John McCain gave a pretty forceful floor speech Wednesday morning in defense of Huma Abedin, Hillary Clinton's deputy chief of staff (and Anthony Weiner's wife), whom a few House Republicans have suggested is part of a Muslim Brotherhood infiltration of the American government. Five Republican congressmen, including Rep. Michele Bachmann, sent letters to various government departments asking about the U.S. involvement with the Muslim Brotherhood, and suggesting Abedin, a Muslim-American daughter of immigrants, should not have received security clearance because some of her family members are allegedly affiliated with the group. That's obviously a pretty easy target for rational-thinking people, but McCain's furious speech is still a pretty memorable shut-down and a reminder why McCain was considered a "mavericky" statesman (especially after he didn't follow through with a vote on one of his signature maverick issues, campaign finance reform). He speaks of a personal friendship with Abedin:
Put simply, Huma represents what is best about America: the daughter of immigrants, who has risen to the highest levels of our government on the basis of her substantial personal merit and her abiding commitment to the American ideals that she embodies so fully
But here's a money quote:
Ultimately, what is at stake in this matter is larger even than the reputation of one person. This is about who we are as a nation, and who we aspire to be. What makes America exceptional among the countries of the world is that we are bound together as citizens not by blood or class, not by sect or ethnicity, but by a set of enduring, universal, and equal rights that are the foundation of our constitution, our laws, our citizenry, and our identity. When anyone, not least a member of Congress, launches specious and degrading attacks against fellow Americans on the basis of nothing more than fear of who they are and ignorance of what they stand for, it defames the spirit of our nation, and we all grow poorer because of it.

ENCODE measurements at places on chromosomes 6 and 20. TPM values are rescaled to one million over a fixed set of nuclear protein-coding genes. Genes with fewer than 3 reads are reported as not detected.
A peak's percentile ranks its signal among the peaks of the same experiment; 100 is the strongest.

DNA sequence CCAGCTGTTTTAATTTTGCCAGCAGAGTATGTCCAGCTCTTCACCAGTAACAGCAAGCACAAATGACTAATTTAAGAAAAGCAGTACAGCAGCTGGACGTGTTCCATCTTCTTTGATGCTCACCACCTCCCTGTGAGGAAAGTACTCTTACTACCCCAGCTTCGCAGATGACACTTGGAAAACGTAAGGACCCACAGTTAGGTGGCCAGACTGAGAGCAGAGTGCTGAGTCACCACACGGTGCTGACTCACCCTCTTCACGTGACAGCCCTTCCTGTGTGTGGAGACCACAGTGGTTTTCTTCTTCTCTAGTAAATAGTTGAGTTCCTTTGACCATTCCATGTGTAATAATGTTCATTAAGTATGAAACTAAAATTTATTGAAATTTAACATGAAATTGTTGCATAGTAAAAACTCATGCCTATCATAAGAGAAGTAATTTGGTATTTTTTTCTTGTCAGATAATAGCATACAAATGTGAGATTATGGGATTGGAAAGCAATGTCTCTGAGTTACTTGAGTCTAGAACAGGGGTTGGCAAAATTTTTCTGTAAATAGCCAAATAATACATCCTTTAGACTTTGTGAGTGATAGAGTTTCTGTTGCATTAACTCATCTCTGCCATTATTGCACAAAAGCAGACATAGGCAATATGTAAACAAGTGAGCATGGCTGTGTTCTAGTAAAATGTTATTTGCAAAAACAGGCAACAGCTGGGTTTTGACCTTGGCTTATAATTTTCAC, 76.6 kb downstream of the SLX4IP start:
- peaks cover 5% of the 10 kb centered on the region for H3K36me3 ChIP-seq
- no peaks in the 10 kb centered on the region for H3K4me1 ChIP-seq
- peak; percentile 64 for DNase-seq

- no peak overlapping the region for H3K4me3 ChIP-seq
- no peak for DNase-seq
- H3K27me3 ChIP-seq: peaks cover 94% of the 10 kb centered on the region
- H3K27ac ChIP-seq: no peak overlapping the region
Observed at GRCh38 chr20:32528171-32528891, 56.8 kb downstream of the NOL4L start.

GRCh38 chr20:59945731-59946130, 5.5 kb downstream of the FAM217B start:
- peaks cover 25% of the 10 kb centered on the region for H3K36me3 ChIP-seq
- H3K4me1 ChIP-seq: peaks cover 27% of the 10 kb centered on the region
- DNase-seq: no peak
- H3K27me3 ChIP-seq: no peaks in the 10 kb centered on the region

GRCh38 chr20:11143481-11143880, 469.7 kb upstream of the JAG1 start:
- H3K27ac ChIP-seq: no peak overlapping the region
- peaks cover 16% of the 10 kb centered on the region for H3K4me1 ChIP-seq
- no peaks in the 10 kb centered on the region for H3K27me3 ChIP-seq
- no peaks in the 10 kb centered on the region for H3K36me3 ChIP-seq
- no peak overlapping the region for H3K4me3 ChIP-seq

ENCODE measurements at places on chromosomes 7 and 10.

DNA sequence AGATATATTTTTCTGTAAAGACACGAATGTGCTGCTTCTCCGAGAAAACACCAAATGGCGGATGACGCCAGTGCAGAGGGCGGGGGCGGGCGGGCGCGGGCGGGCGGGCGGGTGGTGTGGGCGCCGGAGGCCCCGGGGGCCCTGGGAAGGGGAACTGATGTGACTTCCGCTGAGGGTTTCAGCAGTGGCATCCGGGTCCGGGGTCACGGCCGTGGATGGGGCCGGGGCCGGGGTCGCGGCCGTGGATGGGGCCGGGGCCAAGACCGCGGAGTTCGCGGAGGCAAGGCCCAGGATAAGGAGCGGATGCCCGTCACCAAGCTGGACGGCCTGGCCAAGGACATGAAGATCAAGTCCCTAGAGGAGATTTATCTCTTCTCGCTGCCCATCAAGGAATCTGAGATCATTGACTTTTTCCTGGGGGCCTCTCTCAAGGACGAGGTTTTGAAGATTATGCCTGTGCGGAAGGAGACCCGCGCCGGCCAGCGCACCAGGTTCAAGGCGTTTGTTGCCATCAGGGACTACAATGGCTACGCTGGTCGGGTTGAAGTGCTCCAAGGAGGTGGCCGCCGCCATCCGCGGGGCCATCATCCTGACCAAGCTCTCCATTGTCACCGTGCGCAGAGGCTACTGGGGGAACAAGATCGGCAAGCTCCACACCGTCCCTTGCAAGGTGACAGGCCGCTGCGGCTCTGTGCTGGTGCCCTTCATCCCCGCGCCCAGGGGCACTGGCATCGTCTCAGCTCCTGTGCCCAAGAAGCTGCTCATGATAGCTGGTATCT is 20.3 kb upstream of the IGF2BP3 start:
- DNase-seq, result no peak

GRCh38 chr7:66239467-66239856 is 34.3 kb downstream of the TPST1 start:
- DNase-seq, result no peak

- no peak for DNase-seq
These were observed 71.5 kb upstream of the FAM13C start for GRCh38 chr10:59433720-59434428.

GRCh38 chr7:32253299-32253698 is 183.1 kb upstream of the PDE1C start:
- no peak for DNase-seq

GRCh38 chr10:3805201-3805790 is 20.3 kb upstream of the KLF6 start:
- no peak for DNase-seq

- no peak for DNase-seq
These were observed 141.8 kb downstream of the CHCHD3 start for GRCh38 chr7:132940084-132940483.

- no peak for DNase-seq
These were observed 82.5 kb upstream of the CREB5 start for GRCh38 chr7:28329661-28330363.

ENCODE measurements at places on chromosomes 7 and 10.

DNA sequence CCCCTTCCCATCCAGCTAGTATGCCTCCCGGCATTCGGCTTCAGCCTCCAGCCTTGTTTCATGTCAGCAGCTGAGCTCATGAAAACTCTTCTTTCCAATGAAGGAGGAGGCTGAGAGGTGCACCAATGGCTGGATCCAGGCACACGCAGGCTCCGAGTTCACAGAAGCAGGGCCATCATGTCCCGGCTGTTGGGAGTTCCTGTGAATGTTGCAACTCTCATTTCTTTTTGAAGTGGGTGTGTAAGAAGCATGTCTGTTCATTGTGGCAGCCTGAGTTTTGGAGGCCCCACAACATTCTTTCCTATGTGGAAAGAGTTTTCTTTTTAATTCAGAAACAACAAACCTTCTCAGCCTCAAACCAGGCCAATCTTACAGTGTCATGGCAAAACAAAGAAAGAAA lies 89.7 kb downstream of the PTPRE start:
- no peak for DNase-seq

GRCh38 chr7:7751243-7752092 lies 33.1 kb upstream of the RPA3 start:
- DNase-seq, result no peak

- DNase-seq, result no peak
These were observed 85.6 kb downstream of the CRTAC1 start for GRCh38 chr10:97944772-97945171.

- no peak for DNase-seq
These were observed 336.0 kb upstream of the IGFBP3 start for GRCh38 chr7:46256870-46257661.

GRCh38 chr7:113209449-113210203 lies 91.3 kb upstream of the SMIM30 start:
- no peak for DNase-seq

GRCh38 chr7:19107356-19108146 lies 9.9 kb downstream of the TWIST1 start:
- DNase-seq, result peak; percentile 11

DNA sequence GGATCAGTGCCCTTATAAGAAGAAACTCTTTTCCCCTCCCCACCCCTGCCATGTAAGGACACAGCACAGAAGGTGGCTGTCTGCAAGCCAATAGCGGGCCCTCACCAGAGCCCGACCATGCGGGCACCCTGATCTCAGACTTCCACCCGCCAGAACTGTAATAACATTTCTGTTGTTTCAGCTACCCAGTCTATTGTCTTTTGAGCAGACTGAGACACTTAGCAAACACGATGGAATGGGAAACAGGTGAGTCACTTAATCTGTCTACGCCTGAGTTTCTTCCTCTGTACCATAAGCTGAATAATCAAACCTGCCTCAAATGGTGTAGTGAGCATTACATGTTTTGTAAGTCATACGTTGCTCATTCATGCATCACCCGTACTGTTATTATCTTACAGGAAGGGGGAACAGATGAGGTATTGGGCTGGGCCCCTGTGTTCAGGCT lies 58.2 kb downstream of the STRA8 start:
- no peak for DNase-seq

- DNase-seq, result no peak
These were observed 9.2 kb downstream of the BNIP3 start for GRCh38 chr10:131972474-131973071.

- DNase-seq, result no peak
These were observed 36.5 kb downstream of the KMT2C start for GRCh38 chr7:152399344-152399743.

Yowza. You can watch the speech, via Mediaite:
Update 5:20 p.m.: Bachmann released a statement ceding no ground on the issue in response, alleging that her intent had been "distorted." She said, in part:
The intention of the letters was to outline the serious national security concerns I had and ask for answers to questions regarding the Muslim Brotherhood and other radical group's access to top Obama administration officials.
Meanwhile, Abedin's husband, Anthony Weiner thanked the Senator in an e-mail to the Post.
"My family and I are grateful to Senator McCain," Weiner said. "I think he spoke for many Americans in expressing his disgust for the charge against my wife."
Correction: The article previously stated that Huma Abedin is Secretary Clinton's chief of staff. She is her deputy chief of staff. We apologize for the error.
This article is from the archive of our partner The Wire.